Here Are The Jobs NASA Can't Fill Because Of Trump's Hiring Freeze

One of President Trump's first actions after taking office was to institute a federal hiring freeze, leaving thousands of jobs vacant across the US government. Many of these jobs are in agencies that Trump supposedly values, like NASA. But when you look at the job vacancies that NASA is forbidden from filling, we see Trump's "values" are garbage.

President Trump makes gestures in the Oval Office on 21 March 2017 to show that if humans really wanted to get to the moon all they needed to do was move their arms like this (Photo by Alex Wong/Getty Images)

According to data obtained through a Freedom of Information Act request (FOIA), Gizmodo has learned that there are currently dozens of jobs that NASA is unable to fill as a direct result of Trump's hiring freeze. The vacant positions include everything from aerospace engineer jobs at the Marshall Space Flight Center in Alabama to accounting positions at the Kennedy Space Center in Florida to computer engineer jobs at the Goddard Space Flight Center in Maryland.

President Trump has spoken highly of NASA and the role of space exploration in advancing America's technological interests. And despite the fact that Trump's proposed budget currently recommends cuts to NASA, the US president has even said that he'd like to see Americans travel to Mars. But it's pretty hard to travel to Mars without aerospace engineers.

The longer this hiring freeze is in place, the more these lists will grow. And the Office of Management and Budget (OMB), under the direction of President Trump, is currently drawing up plans to make these kinds of cuts permanent.

There's a certain segment of the population that will always see government employees as having cushy jobs, and those same people will generally believe that any cuts to federal spending are good. But these cuts have a direct impact on the number of positions available in the fields of science and technology, something that America could fall dangerously behind in during the Trump era.

Below we have the most recent list of vacant jobs that won't be filled because of President Trump's hiring freeze. While NASA isn't being hit as hard as many agencies in terms of volume, it becomes apparent when you look at the list that these good, American jobs are exactly the kind of positions the United States needs if it wants to have a future in space.

Marshall Space Flight Center - Huntsville, Alabama

  • Aerospace Engineer
  • Aerospace Engineer
  • Supervisory AST Engineer Project Management
  • Contract Specialist
  • Lead Aerospace Engineer
  • Lead Aerospace Engineer

Kennedy Space Center - Florida

  • Accountant
  • Strategic Communications Specialist
  • AST, Technical Management

Johnson Space Center - Houston, Texas

  • AST, Environmental Control Systems
  • AST, Electrical Power Systems
  • Security Specialist
  • AST, Avionic Systems
  • Supervisory Quality Assurance and Technical Authority
  • Program Specialist

NASA Headquarters - Washington, DC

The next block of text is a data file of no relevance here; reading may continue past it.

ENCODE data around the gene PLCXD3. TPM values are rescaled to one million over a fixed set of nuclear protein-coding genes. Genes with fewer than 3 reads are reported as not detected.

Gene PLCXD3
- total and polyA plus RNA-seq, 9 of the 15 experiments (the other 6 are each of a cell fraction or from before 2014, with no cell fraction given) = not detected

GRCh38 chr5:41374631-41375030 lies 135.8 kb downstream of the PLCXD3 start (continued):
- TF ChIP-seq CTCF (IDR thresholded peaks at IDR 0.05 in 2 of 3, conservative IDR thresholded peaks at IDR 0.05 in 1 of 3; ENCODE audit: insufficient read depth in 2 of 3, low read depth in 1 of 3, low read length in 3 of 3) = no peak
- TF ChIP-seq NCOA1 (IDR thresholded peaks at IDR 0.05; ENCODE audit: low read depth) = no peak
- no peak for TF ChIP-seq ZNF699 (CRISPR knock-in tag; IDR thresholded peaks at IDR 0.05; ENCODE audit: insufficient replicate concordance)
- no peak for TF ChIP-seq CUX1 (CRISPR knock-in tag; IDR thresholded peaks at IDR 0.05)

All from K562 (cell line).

• Systems Capability Leader - Entry, Descent, and Landing
  • Operations Research Analyst
  • Legal Administrative Specialist
  • Operations Research Analyst

Goddard Space Flight Center - Greenbelt, Maryland

  • Research Physical Scientist, AST, Atmospheric Chemist
  • Electronics Engineer, AST, Optical Engineer
  • Computer Engineer, AST, Software Systems
  • Resources Analyst
  • Aerospace Engineer, AST, Reliability & Quality Assurance
  • Research Space Scientist, AST, Planetary Studies
  • Aerospace Engineer, AST, Aerospace Propulsion System
  • Program Manager
  • Supervisory Contract Specialist
  • AST, Technical Management
  • Resources Analyst
  • Resources Analyst
  • Computer Engineer, AST, Software Systems
  • Resources Analyst

Glenn Research Center - Cleveland, Ohio

  • AST, Aerospace Experimental Facilities and Test Technologies
  • Chief, Space Combustion and Materials Branch, AST Experimental Facilities Technique
  • Chief, Facility Management and Planning Office, AST Experimental Facilities Technique
  • AST, Aerospace Experimental Facilities and Test Technologies

Armstrong Flight Research Center - Edwards, California

  • Electronics Engineer
  • Facilities Management Officer

President Trump likes to take credit for the creation of private sector jobs that he had no real role in negotiating. But by lifting the US federal hiring freeze, he could legitimately create thousands of good jobs for Americans who are helping to build the future.

Again, there's always going to be a chunk of the American population who believe that government can't and shouldn't create jobs. It's more or less built into the mythology of how America became the world's lone superpower — through private enterprise alone.

But many of America's greatest technological successes from the 20th century, whether it was the creation of the internet or landing on the Moon, started with massive amounts of research and development by the government. And yes, that means jobs for not just the NASA aerospace engineers but the contract specialists and the program managers and the facilities management officers that make it all work.

If you really want to make America great again, let agencies like NASA hire the people they need.

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